Now that I have your attention, hello!
I just put a review up on Goodreads about an urban fantasy book, and then, like I often do, started poking around for ideas of new things to read. Cherie Priest has another series (I’m currently on #4 of the Clockwork Century series, fun stuff). This second series involves a vampire cat burglar. I may pick it up, I’m not sure.
My reading is split between sf/fantasy, mystery/thriller with a generous sprinkling of spy vs. spy (or spy vs. his or her own government, a popular theme). Most recently, I read a book that was labeled Urban Fantasy (modern times, magic exists as do supernatural creatures. The most popular of these are, of course, vampires and werewolves. It had a little too much sex for my taste. When reading a review about the aforementioned Cherie Priest book, one reviewer said it was bad because it didn’t have any hawt, smutty, sex.
The characters in the Bloody Murder books have sex, but I like to think it enhances relationships and isn’t completely gratuitous. To me, it’s a natural part of human existence and the circumstances can vary as much as the participants. As long as everyone’s consenting. I don’t write romance, but romance is often an important part of someone’s life. Witness James or Marie, who regularly commit serial relationships. Zo hasn’t had as much practice, but considering how important Michael has become to her, it’s now a big part of her life.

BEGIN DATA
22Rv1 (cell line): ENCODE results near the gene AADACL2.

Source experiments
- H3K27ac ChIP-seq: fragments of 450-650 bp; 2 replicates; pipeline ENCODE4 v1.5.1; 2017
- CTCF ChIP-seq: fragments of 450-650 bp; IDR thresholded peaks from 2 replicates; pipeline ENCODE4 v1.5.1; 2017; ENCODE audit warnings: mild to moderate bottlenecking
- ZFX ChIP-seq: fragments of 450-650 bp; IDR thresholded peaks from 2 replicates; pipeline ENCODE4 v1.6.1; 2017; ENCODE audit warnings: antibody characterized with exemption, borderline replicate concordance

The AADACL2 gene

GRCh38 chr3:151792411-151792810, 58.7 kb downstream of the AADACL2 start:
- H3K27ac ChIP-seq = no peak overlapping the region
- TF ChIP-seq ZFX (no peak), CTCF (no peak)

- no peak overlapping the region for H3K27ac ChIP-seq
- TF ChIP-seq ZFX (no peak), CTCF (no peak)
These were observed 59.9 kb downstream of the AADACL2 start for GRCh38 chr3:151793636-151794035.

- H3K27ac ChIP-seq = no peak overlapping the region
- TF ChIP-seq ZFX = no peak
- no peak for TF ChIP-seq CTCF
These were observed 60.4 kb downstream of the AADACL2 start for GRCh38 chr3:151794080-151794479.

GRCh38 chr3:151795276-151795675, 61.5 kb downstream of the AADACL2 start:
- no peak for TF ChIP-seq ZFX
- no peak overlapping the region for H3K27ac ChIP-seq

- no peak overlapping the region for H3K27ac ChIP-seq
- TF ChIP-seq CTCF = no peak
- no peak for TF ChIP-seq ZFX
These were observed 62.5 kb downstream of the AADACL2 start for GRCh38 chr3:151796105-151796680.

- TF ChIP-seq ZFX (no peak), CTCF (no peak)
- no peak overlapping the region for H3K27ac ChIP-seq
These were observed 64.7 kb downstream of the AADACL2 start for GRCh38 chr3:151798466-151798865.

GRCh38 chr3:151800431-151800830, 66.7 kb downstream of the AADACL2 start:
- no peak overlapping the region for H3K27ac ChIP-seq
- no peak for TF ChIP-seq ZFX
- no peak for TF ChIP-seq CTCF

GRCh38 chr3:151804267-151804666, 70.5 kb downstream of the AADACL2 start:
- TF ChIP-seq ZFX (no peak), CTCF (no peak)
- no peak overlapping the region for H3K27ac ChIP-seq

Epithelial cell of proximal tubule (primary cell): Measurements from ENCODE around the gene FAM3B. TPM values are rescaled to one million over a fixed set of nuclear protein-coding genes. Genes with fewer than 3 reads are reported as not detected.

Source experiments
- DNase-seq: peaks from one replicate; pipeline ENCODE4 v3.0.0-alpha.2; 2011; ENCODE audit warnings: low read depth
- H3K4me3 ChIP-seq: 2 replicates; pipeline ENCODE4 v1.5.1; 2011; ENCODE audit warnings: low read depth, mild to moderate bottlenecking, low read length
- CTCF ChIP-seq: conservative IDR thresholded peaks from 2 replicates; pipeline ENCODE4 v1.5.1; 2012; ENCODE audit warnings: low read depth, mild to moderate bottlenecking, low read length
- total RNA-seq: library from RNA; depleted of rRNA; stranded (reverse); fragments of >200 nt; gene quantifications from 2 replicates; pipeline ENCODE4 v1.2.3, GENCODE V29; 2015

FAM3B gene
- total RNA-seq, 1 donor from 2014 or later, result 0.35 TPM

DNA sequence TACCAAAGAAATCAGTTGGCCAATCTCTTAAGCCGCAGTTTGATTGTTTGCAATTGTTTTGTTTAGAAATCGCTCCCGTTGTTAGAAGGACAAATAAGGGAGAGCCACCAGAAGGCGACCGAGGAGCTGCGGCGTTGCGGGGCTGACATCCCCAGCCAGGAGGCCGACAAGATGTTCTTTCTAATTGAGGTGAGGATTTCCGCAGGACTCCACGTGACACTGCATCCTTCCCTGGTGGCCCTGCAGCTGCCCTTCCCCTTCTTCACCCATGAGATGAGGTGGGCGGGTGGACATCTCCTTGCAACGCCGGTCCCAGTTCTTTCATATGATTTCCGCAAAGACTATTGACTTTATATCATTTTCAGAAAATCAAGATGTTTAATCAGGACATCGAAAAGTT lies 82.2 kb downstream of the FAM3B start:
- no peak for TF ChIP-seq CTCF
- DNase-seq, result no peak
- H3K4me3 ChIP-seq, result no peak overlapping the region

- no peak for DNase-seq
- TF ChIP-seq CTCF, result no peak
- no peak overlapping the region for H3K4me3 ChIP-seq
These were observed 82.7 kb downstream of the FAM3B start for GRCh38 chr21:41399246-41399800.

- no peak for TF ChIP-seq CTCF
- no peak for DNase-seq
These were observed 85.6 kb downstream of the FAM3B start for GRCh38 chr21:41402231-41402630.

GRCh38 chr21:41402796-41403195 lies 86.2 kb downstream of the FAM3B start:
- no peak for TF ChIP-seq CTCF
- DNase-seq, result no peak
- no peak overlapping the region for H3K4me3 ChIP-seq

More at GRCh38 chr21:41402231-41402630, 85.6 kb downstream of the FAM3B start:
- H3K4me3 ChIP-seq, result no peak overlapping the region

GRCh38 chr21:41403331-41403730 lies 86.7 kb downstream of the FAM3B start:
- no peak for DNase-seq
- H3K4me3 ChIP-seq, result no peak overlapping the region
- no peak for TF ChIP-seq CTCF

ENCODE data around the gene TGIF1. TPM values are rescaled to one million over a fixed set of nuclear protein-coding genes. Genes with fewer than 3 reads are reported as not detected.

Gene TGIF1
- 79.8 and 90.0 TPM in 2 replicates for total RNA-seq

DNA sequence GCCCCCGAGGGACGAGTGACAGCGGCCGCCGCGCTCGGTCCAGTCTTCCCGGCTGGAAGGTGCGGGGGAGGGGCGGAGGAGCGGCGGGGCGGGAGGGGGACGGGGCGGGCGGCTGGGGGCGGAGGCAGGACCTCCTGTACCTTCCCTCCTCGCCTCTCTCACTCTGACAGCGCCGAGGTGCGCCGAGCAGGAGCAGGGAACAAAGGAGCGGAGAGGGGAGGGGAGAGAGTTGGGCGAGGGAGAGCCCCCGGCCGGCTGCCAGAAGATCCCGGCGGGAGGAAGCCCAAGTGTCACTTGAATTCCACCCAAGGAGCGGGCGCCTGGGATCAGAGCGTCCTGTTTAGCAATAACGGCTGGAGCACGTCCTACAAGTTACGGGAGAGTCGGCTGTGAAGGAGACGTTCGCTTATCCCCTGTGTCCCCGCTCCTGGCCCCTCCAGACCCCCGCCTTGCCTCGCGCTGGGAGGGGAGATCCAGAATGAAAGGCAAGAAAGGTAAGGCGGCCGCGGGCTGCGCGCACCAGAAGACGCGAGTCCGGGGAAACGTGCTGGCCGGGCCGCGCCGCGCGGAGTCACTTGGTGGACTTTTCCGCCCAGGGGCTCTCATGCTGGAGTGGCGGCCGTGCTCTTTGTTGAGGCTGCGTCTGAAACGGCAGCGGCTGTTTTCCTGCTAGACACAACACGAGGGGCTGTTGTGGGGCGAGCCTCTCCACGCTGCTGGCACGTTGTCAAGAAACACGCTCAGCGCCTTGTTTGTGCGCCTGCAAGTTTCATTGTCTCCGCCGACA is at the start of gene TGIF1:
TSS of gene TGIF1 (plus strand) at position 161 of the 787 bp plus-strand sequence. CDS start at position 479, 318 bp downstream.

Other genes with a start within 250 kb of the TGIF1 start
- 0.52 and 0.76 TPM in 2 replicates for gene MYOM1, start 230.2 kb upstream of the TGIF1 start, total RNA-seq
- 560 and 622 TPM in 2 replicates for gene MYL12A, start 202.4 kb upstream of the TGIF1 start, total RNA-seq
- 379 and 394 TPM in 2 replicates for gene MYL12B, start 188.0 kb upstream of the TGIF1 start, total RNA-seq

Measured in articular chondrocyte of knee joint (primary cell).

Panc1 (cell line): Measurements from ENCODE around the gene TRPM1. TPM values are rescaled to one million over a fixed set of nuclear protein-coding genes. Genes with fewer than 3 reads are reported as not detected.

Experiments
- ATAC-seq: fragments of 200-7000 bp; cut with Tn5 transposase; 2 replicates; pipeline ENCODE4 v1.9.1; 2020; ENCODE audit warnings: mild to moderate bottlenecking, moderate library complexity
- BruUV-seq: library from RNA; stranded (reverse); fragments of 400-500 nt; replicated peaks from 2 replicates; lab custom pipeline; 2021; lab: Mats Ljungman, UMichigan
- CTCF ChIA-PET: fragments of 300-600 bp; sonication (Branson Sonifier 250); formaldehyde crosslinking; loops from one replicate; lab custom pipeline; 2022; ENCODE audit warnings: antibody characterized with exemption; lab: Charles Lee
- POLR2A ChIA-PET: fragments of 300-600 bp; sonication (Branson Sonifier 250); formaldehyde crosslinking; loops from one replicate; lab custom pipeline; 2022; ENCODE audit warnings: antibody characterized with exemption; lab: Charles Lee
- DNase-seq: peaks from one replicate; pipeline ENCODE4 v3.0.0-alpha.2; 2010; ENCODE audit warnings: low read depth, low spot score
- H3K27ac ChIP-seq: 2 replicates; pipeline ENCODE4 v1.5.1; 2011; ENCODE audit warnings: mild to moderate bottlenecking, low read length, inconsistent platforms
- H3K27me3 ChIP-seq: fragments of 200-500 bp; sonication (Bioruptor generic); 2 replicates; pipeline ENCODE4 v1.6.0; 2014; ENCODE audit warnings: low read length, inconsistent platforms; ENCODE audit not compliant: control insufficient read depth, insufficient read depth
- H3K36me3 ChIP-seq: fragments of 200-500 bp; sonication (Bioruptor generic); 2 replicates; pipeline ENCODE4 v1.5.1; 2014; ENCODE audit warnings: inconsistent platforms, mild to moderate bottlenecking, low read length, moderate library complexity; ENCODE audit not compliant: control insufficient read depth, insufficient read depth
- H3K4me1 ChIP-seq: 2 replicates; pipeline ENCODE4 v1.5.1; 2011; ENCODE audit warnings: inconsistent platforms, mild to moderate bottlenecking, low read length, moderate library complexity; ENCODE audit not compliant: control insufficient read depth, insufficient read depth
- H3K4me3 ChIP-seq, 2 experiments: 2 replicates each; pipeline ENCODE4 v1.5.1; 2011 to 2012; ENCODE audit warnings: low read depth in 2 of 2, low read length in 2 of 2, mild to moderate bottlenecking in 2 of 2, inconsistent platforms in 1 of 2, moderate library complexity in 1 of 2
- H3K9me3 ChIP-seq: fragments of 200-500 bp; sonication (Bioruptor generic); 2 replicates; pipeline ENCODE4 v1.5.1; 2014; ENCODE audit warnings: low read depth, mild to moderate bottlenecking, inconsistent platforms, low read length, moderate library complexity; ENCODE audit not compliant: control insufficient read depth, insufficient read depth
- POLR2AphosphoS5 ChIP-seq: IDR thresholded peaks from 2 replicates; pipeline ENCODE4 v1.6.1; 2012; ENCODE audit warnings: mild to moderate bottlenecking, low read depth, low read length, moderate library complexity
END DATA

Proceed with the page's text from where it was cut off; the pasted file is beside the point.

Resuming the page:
Will there be more? Probably? Though one of the reviews I read of Post Parcel reads, in part,
Kate’s sex scene writing is really first rate — no heaving bosoms and sweaty descriptions — more is conveyed by letting the reader fill things in.
Tamara, thank you. I really appreciate the compliment. When I’m writing sex, I’m going for stimulating the senses much more than the organs. Erotica vs. porn, if you will.
Though isn’t the biggest sex organ in the body the brain?